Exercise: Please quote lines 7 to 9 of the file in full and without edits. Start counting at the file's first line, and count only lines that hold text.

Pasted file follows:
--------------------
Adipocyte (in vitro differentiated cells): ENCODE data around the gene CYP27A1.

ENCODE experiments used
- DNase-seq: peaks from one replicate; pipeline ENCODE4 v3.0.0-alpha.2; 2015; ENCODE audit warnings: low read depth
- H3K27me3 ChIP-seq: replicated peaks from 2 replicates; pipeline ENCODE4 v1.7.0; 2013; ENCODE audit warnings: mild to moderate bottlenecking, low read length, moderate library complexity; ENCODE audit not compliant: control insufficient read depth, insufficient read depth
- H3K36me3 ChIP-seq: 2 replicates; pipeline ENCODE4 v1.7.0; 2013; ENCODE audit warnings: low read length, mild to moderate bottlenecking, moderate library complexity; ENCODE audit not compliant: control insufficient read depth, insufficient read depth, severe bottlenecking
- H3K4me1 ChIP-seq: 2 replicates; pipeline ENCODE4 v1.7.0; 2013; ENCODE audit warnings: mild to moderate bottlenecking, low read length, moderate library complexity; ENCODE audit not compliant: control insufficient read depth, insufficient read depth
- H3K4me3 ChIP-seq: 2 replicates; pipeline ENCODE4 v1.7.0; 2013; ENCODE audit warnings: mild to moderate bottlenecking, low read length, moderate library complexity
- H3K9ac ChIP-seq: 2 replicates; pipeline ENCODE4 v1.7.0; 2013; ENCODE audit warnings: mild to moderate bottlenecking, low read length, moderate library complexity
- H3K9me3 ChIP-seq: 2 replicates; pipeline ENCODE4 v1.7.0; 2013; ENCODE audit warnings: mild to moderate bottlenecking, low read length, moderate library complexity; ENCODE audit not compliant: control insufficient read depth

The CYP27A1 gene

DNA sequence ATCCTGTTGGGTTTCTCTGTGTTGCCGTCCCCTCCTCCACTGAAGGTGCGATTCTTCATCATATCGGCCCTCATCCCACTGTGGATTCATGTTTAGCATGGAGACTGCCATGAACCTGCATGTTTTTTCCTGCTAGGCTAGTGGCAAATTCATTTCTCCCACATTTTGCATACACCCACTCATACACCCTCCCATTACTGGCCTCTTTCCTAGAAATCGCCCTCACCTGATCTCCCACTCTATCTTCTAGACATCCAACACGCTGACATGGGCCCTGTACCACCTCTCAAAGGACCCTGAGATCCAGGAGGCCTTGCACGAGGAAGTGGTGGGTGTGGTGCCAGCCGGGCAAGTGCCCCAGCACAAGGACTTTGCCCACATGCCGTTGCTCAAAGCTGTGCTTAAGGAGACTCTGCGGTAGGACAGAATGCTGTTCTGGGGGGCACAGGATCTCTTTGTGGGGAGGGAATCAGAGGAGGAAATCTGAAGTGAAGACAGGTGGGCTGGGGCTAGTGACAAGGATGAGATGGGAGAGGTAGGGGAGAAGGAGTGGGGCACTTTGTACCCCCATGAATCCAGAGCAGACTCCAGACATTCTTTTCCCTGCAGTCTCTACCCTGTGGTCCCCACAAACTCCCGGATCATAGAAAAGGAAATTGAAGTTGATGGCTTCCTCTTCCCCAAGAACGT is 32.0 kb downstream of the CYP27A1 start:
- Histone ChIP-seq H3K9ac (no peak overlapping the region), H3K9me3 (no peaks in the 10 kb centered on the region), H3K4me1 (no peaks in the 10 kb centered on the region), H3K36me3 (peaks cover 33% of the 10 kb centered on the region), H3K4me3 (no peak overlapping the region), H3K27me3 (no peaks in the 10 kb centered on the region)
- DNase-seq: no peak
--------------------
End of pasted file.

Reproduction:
- H3K4me3 ChIP-seq: 2 replicates; pipeline ENCODE4 v1.7.0; 2013; ENCODE audit warnings: mild to moderate bottlenecking, low read length, moderate library complexity
- H3K9ac ChIP-seq: 2 replicates; pipeline ENCODE4 v1.7.0; 2013; ENCODE audit warnings: mild to moderate bottlenecking, low read length, moderate library complexity
- H3K9me3 ChIP-seq: 2 replicates; pipeline ENCODE4 v1.7.0; 2013; ENCODE audit warnings: mild to moderate bottlenecking, low read length, moderate library complexity; ENCODE audit not compliant: control insufficient read depth